That's with starting your thrust one year before impact. If you've got more than half a century before impact, you only need to move it on the order of a centimeter/second.

Re:So what do we do about this? (1)

Daniel_Staal (609844) | more than 7 years ago | (#14835776)

In general, the earlier the better on these things. A percisely flung screwdriver from the ISS right now would lessen the probablities significatly. (Though working out exactly what velocity and timing need to be imparted on that screwdriver would be a supercomputer-level job.)

Here's an idea: Send a scientific probe there, to study asteroid composition. Again, if you were to land it on the right vector, you could achive a noticible difference in the orbit. Deploy it with some long term thruster (ion, solar, that level) and we could make a major orbit change.

Breaking it apart doesn't help, if all the pieces still hit us. (All it does is mean more of the energy is dissipated in the atmosphere, which is actually worse...) A high powered laser could do something: Basically that's building a low-power thruster. Solar sails are the same. (See above.) Nueclear missiles is like trying to drive in a screw with a hammer: it can be done, but it's not really the right tool, and are likely to cause more problems then you solve. (You could break it up, but not change it's vector, for instance.) What is needed is thrust, applied correctly.

Of course, you have to determine if the cost is worth it...

Re:So what do we do about this? (1)

Rei (128717) | more than 7 years ago | (#14835961)

Nuclear missiles from a distance have been proposed as a way to move it: you use radiation pressure to push it. It's a fairly complicated issue, however, as you also heat one side of the asteroid at the same time, thus increasing its blackbody radiation, which will affect its orbit.

Speaking of that, that's another proposal to move an asteroid: paint part of it, and use the change in solar radiation pressure to alter its orbit.

Landing on an asteroid is tricky (it can, and has, been done, but they have irregular gravitational fields and it's hard to stay in place; I'd think it would be especially hard if you're trying to thrust, even a little bit). Another proposal is a gravitational tug, in which you have a probe with splayed thrusters keep itself just ahead of the asteroid, slowly pulling the asteroid toward it.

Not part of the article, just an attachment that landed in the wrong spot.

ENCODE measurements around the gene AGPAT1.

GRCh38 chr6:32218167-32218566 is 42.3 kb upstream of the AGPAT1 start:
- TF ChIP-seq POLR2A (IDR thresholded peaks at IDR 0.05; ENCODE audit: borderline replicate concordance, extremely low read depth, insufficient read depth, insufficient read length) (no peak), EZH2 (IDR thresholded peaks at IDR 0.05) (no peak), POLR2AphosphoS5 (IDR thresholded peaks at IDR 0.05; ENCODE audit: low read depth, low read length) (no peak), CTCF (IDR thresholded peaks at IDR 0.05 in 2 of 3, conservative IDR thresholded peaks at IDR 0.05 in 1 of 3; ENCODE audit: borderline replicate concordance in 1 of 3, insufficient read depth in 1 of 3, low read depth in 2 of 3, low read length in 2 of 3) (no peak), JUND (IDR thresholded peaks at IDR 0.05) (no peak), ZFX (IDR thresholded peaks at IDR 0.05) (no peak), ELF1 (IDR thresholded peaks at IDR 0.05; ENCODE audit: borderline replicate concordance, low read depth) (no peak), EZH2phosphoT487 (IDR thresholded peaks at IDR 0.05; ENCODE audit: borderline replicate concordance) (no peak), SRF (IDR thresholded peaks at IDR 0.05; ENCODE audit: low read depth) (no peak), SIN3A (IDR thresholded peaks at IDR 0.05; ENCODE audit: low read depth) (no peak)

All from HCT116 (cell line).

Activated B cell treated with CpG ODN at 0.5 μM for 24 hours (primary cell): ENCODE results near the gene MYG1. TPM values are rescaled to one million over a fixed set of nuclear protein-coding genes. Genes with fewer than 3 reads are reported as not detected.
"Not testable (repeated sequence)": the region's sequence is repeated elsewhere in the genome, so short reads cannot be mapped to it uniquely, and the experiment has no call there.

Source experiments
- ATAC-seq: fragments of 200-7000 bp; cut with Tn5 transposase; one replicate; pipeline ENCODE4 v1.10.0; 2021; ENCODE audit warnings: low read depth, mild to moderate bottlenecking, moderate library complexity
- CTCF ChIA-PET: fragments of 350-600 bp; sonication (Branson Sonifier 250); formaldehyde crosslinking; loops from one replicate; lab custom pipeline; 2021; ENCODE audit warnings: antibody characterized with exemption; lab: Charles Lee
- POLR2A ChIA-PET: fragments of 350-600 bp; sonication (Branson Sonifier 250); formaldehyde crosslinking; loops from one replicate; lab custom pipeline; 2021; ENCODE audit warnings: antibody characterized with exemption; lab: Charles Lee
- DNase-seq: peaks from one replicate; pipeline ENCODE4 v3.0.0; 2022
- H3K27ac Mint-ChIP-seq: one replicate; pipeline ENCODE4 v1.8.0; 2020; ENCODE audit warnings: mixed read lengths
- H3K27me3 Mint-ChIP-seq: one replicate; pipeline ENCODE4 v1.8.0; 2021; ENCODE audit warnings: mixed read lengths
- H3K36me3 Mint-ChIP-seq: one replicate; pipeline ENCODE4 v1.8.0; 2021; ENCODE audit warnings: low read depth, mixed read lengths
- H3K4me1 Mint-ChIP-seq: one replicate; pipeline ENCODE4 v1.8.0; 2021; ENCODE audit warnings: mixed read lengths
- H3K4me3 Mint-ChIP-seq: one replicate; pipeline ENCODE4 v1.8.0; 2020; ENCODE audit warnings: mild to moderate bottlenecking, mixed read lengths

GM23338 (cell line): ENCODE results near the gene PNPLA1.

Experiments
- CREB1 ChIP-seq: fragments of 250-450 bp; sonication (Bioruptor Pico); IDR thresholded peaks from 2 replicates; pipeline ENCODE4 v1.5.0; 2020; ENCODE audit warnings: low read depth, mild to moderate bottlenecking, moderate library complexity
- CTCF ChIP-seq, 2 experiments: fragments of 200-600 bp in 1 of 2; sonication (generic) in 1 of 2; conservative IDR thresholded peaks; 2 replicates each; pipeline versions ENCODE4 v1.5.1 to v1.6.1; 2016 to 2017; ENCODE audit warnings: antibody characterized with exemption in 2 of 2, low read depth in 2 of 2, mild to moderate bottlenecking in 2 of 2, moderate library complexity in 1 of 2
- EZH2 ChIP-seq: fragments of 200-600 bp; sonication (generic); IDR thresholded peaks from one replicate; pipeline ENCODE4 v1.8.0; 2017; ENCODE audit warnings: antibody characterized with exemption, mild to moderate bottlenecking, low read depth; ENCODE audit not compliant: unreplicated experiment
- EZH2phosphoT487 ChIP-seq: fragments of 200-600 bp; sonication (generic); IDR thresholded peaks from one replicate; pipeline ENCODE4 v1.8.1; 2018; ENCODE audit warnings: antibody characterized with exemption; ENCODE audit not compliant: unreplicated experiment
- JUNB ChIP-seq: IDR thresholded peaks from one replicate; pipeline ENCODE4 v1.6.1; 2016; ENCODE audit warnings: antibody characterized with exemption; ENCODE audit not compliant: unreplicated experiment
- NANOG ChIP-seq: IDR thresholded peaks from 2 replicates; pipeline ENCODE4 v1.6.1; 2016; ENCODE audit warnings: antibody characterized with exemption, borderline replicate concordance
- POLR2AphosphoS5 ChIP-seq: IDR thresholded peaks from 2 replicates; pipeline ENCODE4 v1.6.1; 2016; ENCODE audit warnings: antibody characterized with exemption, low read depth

Re:So what do we do about this? (1)

queazocotal (915608) | more than 7 years ago | (#14836019)

Earlier is better, generally.

It's about a hundred years out, and, if it's aimed dead-on, then it needs moved about 10000Km, to be 'safe'.

80 years (say a 20 year lead time), that's about 120Km/year, or 4mm/s.

It has a mass of 3*10^11Kg, so would need an impulse of 1.2GN m/s.

Or, a thrust of about 40N (4Kg) over 1 year.

At an ISP of 10000 (typical of some ion engines), that's around 15 tons of propellant, and power use of some 40Kw.

Assuming an average radius of 2 AU, that's under 5 tons of solar panels.

This can be done with todays technology.

The alternative is not to drill into it and nuke it, which won't really work, but to detonate large nuclear weapons at some 600m from the surface.

The intense x-ray radiation from the bomb is absorbed in the top few centimeters of the body. This heats it to beyond its boiling point, and it explodes outwards, pushing the rock the other way.

(round numbers, I haven't checked very thouroughly)

Proposal (0)

Anonymous Coward | more than 7 years ago | (#14835554)

Let's drill out every bit of oil and dig up every bit of coal and force feed the economy into olympic level steriod consumption. We'll revoke all the anti-pollution laws. We'll ignore global warming, planing to use the newly generated riches to get off the planet just before the asteriod wipes this shithole out.

What do you think ?

Government defines 15 months as "swift"? (3, Insightful)

xxxJonBoyxxx (565205) | more than 7 years ago | (#14835578)

"Spotted on November 27 2004, VD 17 was swiftly identified as rock that potentially crossed Earth's orbit, with a 1 in 3,000 risk of collision on May 4 2102"

Today is March 2, 2006. Our government defines 15 months as "swift"?

Re:Government defines 15 months as "swift"? (1)

oojah (113006) | more than 7 years ago | (#14835656)

It's old news. I've known about it since before september 2005 and it's not as though I keep up to date with these things.

Re:Government defines 15 months as "swift"? (1)

portwojc (201398) | more than 7 years ago | (#14835904)

Honestly what are you going to do differently today because you learned an asteriod might hit the Earth in 2102?

Re:Government defines 15 months as "swift"? (2, Funny)

mooingyak (720677) | more than 7 years ago | (#14836021)

Post a comment to slashdot.

Re:Government defines 15 months as "swift"? (0)

Anonymous Coward | more than 7 years ago | (#14835912)

Hey, remember, this IS rocket science, after all.

perspective (1)

The Fun Guy (21791) | more than 7 years ago | (#14835944)

A 15 month delay in notification for an extremely unlikely event which might happen (if at all) 1176 months from now is not a big deal.